In another controversial judgment the Kerela High Court observed that, if the accused has not made the promise with the sole intention to seduce the victim to indulge in sexual acts, it will not amount to rape. In the present case, the accused, promised to marry the victim and based on that promise the victim consented to sexual intercourse. A case was registered against the accused. The accused then married the victim,subsequently the couple approached the Court and said that they were living a happy life and hence the criminal proceedings were dropped. The question which was considered by the High Court was that, whether the consent was given by the victim on false promise of marriage by accused.
A concept pertinent to the present case was that of consent. This was explained by Justice R. Narayana Pisharadi who observed that if consent is given by the complainant under misconception of fact, it is vitiated. Consent requires the voluntary participation after the knowledge of the moral participation of the act, also, having fully exercised the choice between resistance and assent. In the instant case, consent was given on basis of the promise made, the petitioner had no fraudulent intention in making the promise that he would marry the respondent.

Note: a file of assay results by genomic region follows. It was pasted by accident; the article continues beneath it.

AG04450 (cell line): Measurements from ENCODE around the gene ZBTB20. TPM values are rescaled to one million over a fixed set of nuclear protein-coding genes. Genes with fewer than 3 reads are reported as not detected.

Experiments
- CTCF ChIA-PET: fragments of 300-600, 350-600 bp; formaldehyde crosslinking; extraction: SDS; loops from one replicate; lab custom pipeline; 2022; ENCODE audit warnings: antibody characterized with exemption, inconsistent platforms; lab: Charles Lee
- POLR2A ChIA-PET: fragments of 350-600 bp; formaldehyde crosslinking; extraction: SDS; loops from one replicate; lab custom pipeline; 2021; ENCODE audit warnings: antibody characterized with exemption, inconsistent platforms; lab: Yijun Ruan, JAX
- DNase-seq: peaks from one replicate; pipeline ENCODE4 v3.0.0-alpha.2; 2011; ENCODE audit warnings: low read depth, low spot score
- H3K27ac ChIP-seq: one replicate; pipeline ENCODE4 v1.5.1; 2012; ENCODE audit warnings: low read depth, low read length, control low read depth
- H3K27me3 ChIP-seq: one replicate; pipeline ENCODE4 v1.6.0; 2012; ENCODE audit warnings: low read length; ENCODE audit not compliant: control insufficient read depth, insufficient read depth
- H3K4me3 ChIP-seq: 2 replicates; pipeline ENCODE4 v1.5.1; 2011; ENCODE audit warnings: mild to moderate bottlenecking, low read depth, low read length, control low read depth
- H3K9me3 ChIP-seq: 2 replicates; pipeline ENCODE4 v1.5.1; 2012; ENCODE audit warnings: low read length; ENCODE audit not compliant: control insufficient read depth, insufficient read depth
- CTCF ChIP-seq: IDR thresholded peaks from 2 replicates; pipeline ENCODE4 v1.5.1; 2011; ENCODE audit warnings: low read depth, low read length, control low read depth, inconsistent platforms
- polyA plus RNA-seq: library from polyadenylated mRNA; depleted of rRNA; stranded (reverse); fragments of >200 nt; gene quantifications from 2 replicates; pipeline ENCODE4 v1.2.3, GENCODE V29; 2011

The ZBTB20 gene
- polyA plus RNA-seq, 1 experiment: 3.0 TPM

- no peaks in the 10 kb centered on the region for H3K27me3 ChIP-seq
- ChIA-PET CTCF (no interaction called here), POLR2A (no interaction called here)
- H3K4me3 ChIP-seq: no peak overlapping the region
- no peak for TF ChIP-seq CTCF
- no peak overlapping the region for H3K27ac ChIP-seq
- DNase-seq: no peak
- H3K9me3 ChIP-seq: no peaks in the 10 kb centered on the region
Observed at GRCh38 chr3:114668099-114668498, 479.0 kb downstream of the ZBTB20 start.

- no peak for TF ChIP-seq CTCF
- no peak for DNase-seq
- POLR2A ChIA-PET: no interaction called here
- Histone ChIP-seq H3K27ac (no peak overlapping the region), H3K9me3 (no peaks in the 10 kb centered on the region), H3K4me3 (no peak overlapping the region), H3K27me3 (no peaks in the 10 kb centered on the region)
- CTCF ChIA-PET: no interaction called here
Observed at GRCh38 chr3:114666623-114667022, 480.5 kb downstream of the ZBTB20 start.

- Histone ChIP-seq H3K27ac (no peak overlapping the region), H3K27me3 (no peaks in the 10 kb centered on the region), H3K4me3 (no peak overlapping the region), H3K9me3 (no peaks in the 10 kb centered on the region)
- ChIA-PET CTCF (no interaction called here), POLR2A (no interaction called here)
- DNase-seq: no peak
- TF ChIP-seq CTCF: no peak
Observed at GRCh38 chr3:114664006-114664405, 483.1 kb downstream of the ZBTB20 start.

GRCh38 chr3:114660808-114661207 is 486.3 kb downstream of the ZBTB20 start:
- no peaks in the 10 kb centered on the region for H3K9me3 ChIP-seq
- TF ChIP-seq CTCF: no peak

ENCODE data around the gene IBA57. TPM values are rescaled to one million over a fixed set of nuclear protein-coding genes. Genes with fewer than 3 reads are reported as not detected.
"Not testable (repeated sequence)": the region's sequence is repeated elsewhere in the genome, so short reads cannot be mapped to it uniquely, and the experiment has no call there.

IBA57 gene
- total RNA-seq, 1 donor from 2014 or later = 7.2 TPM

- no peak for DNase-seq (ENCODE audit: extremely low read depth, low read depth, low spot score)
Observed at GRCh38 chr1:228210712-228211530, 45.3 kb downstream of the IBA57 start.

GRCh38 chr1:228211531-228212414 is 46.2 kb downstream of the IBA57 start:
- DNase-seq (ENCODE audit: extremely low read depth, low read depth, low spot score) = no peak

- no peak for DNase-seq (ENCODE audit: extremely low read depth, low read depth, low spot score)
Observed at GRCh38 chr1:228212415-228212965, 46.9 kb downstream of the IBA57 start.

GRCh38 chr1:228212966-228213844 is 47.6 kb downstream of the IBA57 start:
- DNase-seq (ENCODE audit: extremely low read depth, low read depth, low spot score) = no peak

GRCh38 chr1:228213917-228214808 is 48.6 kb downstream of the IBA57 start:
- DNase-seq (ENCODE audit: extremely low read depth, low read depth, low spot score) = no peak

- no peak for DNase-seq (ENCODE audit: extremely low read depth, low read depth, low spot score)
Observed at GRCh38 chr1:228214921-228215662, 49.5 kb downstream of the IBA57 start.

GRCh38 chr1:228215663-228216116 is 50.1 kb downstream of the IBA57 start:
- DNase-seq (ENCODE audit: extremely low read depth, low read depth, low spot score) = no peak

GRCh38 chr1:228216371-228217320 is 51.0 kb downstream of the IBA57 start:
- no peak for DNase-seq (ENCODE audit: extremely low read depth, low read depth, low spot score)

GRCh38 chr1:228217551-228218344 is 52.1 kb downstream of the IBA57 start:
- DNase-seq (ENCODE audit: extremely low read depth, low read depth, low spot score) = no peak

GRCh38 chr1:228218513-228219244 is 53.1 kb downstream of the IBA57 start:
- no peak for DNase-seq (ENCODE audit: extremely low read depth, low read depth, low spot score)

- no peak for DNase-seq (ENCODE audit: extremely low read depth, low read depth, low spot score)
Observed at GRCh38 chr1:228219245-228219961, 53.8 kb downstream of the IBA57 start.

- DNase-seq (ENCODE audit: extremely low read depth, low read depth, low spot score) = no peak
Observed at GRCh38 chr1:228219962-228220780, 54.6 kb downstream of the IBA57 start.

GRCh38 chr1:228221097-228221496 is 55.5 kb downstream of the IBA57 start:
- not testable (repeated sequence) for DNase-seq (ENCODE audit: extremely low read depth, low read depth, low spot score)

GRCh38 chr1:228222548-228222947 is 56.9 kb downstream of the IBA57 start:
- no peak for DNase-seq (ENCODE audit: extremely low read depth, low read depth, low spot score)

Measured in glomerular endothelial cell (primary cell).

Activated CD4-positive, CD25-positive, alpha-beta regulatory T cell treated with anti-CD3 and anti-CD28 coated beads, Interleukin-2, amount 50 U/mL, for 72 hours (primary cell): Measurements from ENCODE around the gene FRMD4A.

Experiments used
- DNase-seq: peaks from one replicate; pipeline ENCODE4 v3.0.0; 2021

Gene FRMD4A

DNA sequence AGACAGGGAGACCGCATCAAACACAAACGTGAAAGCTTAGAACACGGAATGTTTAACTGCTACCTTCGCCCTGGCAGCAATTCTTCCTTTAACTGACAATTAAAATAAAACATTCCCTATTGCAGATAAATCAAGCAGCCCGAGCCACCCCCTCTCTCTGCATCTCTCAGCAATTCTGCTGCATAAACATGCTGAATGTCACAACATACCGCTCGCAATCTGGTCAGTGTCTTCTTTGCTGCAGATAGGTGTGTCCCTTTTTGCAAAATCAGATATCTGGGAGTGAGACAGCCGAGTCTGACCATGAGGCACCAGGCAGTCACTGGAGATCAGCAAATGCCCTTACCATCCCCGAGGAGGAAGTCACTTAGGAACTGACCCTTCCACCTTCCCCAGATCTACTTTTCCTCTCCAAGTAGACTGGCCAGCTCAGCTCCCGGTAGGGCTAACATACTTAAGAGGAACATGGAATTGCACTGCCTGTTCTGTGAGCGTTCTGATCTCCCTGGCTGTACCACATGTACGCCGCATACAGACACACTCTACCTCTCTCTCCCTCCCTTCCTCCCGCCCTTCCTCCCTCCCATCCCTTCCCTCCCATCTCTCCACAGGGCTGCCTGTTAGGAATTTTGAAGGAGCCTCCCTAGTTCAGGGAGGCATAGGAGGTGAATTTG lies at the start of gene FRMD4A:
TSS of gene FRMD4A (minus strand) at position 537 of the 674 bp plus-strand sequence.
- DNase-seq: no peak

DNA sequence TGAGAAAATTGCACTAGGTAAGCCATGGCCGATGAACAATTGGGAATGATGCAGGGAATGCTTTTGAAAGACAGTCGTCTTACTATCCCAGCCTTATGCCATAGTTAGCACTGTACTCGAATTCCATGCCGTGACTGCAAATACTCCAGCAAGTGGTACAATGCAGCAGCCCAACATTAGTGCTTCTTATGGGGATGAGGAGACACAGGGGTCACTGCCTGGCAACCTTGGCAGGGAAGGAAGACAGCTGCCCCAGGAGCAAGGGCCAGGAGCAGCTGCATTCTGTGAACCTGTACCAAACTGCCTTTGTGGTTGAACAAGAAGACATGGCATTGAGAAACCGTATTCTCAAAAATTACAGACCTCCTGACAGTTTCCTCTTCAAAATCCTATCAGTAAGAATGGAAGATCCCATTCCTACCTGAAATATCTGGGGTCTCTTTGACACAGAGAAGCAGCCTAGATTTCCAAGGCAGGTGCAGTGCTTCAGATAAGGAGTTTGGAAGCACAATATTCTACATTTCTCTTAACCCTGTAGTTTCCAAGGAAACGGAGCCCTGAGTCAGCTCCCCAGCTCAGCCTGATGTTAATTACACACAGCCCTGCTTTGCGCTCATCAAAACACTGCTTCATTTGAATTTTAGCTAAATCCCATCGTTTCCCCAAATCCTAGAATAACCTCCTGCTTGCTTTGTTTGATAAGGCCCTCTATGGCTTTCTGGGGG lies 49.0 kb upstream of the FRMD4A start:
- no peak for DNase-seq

The Court observed that compromise or settlement between the accused and the victim in a case of rape has no legal sanction. But the question arose as to whether marriage between the accused and the victim can be considered as a sufficient ground to quash the prosecution proceedings against the accused. It was decided by the Court that, if the subsequent marriage between the accused and the victim takes place, it indicates to the fulfilment of the promise, and has to be considered and hence the proceedings are to be quashed. Another reason behind this is that, the prosecution will cause embarrassment in the marital life.